Information about the host department can be found by visiting:

https://www.strath.ac.uk/engineering/civilenvironmentalengineering

https://www.strath.ac.uk/research/subjects/civilenvironmentalengineering/engineeringgeosciencesgeomechanics/

https://www.strath.ac.uk/courses/research/civilenvironmentalengineering/

 

Funding Notes

The studentship covers full UK/EU PhD tuition fees for 48 months and a tax-free stipend of £15,009 per year for the full four-year duration. International Students applying must be able to provide evidence and pay the difference between the UK Home Fee and the International Fee.

 

Applications are invited from candidates who have achieved a first class or upper second class honours in a relevant degree, including Chemical Engineering/Chemistry/Material Science/Civil Engineering/Environmental Engineering/Geology/Environmental Science or an equivalent qualification at Masters level and must be highly motivated to undertake multidisciplinary research

 

Funding Details

The studentship covers full UK/EU PhD tuition fees for 48 months and a tax-free stipend of £15,009 per year for the full four-year duration. International Students applying must be able to provide evidence and pay the difference between the UK Home Fee and the International Fee.

Number of places

0

Postgraduate research opportunities

Pulsed fluid pumping for remediation of leakage from geological storage

This project will investigate the potential of using cyclic loading to aid remediation of contaminants in the subsurface.

Number of places

1

Funding

Home fee, Stipend

Opens

20 December 2019

Deadline

30 March 2020

Duration

42 months

Eligibility

Essential: The applicant should hold a minimum of an upper second class BSc Honours degree (or equivalent) in subjects relevant to Physical Sciences.

Desirable: Additional experience or skills development relevant to geoscience or environmental engineering, such as modelling, structural geology, hydrogeology, CO2 storage.

 

The ideal candidate should have a desire to work in an interdisciplinary, applications-focused field of recognised international importance in geoscience. They will be a practical self-motivated person who will lead the development and direction of their project. Applicants should hold (or expect to get) a minimum of an upper second-class honours degree or an MSc with distinction or high merit in physical sciences, maths, or a related field. They should have some programming experience in analytical languages such as MATLAB or R.

Candidates with some prior research and/or work experience in the geological/structural/hydrological/modelling sciences will be given priority.

Project Details

Geological energy (geoenergy) options such as co2, hydrogen or compressed air energy storage and hydrogen or natural gas extraction are deemed fundamental to achieving the necessary transition to a low carbon future. to be effective, risks relating to geoenergy engineering activities must be characterised and managed. to date, most geoenergy research has focussed on robust selection, operation and monitoring approaches. relatively little attention has been paid to developing effective remediation options in the case of geofluid leakage from depth to surface away from wellbores. further, research has tended to focus on characterising flow at depth conditions relevant to storage (which tend to be deeper than 800 m below surface). this project will address these gaps by investigating pulsed flow for leakage remediation in the shallow subsurface.

multiple possible pathways for unintended leakage to surface (or shallow subsurface) of geofluids (and associated additives or contaminants) have been identified, such as improperly sealed boreholes, or geological heterogeneities such as fault zones. remediation techniques for the former are well known and studied but remediating migration away from wellbores is less well constrained. leaked fluids may migrate towards the surface, where the fluid flow and the rock properties will be different from those at depth. in order to minimise negative social and environmental risks and impacts of geofluid leakage, surface release must be minimised or avoided. remediation approaches could include either fluid extraction from newly drilled wells or the injection of fluids to clean-up (sweep, dissolve, disperse, breakdown) leaked geofluid and associated contaminants. such injection will be influenced by the host rock properties and the pumping capabilities. this phd will investigate the interplay between these factors.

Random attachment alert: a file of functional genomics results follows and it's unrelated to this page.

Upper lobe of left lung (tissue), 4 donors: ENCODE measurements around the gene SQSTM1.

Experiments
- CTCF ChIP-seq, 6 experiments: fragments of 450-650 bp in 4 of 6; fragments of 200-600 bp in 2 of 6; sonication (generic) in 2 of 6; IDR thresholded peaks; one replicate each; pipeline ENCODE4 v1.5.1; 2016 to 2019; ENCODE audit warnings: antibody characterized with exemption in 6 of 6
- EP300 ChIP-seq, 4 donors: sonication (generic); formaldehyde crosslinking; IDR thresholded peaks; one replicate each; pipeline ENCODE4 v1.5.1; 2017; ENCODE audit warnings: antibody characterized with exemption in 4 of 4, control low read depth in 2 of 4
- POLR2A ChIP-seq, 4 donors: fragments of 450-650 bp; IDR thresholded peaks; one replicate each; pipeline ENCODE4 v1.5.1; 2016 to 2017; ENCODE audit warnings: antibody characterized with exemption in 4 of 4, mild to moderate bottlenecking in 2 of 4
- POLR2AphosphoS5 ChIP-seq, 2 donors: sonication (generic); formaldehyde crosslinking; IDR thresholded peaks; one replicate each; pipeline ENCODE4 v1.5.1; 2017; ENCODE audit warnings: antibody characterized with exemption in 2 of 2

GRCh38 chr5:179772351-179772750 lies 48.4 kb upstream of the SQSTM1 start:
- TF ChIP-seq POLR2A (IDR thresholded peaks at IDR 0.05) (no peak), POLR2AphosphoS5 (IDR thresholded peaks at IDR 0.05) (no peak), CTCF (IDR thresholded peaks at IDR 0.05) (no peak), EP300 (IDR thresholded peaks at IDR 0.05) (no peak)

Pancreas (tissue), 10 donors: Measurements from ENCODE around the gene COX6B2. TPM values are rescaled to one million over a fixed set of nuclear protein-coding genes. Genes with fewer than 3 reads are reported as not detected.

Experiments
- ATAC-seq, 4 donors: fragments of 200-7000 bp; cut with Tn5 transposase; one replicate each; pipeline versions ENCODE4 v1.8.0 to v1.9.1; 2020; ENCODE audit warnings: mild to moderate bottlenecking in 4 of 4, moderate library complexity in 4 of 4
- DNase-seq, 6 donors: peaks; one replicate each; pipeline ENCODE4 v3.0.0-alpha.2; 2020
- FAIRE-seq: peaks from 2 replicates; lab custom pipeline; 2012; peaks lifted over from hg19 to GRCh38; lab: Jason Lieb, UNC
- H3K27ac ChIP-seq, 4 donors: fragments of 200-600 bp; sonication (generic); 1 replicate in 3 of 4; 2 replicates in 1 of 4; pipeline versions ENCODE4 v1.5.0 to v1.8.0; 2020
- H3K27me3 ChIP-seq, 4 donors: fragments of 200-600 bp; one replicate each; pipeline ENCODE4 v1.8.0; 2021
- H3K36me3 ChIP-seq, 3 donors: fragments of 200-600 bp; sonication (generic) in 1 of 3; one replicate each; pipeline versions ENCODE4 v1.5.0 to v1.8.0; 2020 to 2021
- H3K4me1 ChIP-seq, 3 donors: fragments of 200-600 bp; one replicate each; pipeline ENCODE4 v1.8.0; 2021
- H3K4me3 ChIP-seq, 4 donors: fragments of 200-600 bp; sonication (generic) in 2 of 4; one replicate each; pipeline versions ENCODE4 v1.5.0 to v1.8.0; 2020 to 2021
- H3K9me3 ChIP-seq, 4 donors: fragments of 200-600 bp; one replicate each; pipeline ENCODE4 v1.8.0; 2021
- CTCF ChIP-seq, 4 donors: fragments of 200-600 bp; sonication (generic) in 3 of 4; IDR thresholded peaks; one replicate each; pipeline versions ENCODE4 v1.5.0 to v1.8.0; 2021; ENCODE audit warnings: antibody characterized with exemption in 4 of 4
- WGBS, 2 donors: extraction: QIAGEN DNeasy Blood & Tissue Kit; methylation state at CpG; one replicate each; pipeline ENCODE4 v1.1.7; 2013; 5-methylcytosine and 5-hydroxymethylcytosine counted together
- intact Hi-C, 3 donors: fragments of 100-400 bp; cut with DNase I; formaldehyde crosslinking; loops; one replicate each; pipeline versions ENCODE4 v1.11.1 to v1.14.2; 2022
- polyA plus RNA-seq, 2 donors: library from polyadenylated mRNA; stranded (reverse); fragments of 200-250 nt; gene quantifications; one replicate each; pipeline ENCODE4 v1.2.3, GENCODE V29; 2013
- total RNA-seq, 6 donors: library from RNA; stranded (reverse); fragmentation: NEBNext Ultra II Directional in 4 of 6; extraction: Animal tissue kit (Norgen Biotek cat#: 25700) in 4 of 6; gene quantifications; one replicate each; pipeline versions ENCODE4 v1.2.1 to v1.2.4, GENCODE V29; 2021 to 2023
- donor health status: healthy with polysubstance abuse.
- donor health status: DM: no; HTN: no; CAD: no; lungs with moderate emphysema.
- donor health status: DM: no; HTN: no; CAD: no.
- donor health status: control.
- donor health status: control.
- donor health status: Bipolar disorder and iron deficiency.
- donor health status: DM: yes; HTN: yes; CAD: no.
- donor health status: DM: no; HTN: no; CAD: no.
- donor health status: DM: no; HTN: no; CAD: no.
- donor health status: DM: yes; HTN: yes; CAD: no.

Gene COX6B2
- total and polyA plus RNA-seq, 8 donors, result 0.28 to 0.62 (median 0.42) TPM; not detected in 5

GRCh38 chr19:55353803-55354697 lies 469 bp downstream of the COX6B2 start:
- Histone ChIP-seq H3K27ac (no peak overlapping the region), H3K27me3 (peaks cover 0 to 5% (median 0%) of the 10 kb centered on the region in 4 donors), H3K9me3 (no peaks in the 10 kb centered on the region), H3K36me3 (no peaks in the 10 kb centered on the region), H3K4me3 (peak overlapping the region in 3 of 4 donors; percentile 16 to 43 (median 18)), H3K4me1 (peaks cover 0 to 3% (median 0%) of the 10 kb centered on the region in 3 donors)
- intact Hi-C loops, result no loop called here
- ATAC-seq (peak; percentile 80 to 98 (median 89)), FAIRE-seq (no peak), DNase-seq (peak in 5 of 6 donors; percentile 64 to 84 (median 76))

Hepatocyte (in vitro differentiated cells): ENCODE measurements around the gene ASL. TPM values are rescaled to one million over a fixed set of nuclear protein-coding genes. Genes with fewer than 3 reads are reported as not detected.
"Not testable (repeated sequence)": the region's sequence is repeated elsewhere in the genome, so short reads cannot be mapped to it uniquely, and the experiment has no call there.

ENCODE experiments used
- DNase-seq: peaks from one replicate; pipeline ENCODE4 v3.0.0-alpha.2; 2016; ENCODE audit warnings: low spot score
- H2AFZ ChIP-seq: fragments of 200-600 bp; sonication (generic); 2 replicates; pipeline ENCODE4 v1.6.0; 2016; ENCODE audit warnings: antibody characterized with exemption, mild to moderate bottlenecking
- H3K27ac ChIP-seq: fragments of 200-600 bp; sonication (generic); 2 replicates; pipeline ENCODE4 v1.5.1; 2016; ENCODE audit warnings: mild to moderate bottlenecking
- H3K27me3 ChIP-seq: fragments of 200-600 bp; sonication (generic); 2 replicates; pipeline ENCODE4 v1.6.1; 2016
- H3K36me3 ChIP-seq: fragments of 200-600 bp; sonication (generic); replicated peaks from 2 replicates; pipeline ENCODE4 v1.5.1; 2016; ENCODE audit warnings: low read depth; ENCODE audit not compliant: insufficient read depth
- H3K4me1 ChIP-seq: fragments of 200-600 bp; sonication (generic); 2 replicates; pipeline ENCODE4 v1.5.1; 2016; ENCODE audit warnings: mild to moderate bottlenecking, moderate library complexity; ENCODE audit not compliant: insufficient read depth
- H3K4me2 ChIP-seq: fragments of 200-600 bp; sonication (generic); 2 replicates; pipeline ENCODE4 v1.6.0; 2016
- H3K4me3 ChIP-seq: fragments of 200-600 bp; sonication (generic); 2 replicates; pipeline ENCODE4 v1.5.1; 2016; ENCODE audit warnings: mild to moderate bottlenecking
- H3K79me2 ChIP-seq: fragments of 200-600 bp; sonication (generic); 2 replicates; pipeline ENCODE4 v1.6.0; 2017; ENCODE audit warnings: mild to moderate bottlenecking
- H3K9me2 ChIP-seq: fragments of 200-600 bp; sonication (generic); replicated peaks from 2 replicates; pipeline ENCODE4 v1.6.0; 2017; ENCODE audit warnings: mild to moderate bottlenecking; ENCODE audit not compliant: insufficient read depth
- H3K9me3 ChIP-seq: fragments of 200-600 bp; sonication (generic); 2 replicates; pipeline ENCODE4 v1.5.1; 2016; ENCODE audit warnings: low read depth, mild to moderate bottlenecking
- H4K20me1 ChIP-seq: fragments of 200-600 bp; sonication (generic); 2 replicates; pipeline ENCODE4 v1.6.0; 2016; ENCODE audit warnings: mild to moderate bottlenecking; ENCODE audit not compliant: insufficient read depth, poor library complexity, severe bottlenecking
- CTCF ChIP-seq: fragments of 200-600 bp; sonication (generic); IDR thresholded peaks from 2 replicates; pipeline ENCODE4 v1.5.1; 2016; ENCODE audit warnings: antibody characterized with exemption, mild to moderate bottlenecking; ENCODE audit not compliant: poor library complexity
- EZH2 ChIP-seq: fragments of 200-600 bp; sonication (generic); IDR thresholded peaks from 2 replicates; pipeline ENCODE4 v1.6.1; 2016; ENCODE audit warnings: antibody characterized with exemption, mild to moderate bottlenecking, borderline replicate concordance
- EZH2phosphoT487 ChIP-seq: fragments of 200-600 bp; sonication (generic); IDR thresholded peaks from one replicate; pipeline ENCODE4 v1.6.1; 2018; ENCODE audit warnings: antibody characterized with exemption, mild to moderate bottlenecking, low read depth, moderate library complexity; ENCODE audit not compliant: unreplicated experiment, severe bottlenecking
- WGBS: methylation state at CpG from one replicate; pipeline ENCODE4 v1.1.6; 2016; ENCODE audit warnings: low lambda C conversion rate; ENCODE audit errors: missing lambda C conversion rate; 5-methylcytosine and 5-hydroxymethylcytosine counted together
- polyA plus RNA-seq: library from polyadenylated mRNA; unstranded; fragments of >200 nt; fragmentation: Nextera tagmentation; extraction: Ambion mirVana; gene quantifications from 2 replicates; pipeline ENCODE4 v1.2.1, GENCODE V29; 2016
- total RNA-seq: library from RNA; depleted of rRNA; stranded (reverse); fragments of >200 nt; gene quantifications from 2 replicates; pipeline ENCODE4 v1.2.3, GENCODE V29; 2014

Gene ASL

the key research questions to be addressed are:

how does the flow behaviour of geoenergy fluids through (fractured) porous media change from depth towards the earth surface?

how is the flow of geoenergy fluids (e.g. co2, geothermal brine) through (fractured) porous media influenced by pulsed fluid flow?

can remediation of geoenergy fluids be improved through pulsed or steady injection of fluids into shallow subsurface?

how can pulsed fluid remediation technology be integrated into geoenergy site selection and monitoring programs?

 

 

 

 

 

Funding Details

Home/EU applicants only

Supervisor

The student would work with Dr Jen Roberts and Dr Gareth Johnson in the world-leading Centre for Ground Engineering and Energy Geosciences within the Department of Civil and Environmental Engineering at the University of Strathclyde, and Dr Katriona Edlmann in the School of Geosciences at the University of Edinburgh. The Applied Geoscience Laboratory lab has sophisticated state of the art laboratory facilities capable of recreating the in-situ conditions of temperature, pressure and geochemistry along with multiphase fluid flow for depths up to 4km.

Number of places

0

Further information

The student would join the University of Strathclyde’s 60-credit postgraduate training programme leading to the Postgraduate Certificate in Researcher Professional Development.

 The student would join the multidisciplinary and world leading Centre for Ground Engineering and Energy Geosciences within the Department of Civil and Environmental Engineering at the University of Strathclyde, an almost equal mix of engineers and geoscientists tackling the challenges of energy and resource production. The student will benefit from interaction with other academics and PhD students within this active research community, as well as being embedded within the SMART Pumps for Subsurface Engineering EPSRC-funded multi-institutional partnership, and interacting and engaging with researchers at the School of Geosciences at the University of Edinburgh.

The student would graduate with a skill set suitable for employment in energy, geological risk, resource extraction, environmental engineering and geothermal industries.